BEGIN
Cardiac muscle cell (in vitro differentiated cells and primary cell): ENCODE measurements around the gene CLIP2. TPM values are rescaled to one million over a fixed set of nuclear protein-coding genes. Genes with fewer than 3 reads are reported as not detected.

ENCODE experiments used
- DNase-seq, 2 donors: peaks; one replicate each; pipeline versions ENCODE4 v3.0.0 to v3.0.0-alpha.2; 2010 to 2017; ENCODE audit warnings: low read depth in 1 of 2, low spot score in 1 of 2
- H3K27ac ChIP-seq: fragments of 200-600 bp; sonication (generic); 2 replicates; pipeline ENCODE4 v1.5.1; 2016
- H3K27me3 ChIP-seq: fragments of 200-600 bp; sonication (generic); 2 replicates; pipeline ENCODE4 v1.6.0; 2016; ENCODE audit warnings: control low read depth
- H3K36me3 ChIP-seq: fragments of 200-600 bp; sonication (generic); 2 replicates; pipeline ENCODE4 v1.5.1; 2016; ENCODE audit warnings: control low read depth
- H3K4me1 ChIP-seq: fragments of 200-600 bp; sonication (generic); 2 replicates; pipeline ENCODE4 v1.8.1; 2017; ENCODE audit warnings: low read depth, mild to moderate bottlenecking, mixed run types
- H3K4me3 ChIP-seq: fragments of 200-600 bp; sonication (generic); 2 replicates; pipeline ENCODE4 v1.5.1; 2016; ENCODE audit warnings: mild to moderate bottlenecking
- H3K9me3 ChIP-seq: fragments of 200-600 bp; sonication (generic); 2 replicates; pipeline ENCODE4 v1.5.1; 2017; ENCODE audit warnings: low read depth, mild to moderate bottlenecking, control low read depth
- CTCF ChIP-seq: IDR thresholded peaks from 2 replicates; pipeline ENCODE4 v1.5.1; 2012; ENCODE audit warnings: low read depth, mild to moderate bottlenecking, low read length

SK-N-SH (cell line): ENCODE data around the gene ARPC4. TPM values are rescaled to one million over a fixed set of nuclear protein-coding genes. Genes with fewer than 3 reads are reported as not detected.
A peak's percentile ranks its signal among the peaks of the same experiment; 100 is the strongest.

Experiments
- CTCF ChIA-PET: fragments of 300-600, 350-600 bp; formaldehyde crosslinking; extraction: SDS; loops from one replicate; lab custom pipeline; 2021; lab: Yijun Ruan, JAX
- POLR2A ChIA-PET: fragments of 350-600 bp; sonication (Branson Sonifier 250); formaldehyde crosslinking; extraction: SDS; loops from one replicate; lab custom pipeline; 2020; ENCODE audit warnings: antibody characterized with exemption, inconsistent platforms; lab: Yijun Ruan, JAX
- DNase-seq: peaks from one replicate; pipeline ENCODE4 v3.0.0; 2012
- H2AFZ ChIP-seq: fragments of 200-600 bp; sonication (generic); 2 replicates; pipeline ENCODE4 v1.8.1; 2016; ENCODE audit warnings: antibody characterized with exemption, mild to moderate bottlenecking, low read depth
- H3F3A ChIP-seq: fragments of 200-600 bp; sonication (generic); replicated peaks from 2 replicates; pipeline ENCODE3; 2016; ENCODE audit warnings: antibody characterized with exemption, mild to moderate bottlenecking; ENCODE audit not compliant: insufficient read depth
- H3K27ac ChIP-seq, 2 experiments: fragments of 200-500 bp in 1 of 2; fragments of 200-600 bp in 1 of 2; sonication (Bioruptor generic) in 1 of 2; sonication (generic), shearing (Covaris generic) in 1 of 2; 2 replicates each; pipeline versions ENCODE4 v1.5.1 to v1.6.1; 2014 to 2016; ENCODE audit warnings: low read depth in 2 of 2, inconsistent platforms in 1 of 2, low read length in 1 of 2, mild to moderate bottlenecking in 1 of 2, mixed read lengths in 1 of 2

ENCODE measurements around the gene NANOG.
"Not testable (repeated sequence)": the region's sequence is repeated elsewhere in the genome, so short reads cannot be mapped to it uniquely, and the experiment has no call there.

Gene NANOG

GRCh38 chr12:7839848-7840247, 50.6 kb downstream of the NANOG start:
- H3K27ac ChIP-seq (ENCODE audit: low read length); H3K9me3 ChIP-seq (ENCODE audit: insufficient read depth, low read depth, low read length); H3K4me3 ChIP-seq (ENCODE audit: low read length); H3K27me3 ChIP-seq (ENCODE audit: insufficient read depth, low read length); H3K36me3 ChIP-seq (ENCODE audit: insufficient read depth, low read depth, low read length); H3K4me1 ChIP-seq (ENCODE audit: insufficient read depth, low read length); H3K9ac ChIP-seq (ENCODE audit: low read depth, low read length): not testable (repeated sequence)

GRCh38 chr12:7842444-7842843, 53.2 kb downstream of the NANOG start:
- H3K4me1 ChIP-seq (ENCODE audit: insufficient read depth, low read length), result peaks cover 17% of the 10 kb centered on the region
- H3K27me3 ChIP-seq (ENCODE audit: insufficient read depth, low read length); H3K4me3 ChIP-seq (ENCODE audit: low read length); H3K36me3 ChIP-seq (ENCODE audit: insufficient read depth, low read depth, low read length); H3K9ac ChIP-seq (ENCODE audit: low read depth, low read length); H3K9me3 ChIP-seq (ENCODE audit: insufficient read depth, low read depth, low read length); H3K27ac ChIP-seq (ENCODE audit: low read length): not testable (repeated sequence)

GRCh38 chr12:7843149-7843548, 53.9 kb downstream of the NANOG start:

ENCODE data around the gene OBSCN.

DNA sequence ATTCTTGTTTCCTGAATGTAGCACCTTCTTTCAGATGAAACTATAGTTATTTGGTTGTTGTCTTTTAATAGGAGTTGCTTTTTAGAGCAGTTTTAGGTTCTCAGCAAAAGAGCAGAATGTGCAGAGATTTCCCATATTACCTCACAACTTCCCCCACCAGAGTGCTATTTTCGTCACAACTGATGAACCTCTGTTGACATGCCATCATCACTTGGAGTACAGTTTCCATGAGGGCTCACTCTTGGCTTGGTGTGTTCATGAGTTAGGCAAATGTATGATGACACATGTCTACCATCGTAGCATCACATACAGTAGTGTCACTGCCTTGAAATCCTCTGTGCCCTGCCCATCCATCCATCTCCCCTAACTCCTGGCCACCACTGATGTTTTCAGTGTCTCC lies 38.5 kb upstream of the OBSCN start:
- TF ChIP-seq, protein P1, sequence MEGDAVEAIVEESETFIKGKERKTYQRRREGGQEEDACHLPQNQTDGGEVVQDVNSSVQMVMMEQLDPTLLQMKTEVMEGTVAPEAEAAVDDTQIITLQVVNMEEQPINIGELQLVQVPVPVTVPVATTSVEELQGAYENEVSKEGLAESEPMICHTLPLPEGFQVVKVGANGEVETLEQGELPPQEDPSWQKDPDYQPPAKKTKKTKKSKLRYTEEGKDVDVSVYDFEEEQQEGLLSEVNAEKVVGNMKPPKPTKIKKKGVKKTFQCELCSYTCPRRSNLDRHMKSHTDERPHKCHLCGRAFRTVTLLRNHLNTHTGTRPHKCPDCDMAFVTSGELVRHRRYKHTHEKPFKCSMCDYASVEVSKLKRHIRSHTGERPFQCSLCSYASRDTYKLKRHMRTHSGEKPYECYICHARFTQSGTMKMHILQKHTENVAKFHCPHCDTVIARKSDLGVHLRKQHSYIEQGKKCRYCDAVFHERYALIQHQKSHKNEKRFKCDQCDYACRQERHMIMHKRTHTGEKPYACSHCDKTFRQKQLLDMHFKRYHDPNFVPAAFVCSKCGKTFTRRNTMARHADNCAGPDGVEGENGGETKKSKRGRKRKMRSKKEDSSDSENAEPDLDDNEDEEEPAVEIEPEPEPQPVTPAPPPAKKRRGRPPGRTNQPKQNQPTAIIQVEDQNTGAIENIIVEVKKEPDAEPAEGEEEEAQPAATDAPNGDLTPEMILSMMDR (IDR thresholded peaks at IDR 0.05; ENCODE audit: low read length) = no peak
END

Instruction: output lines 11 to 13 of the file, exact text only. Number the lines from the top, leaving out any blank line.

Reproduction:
SK-N-SH (cell line): ENCODE data around the gene ARPC4. TPM values are rescaled to one million over a fixed set of nuclear protein-coding genes. Genes with fewer than 3 reads are reported as not detected.
A peak's percentile ranks its signal among the peaks of the same experiment; 100 is the strongest.

Experiments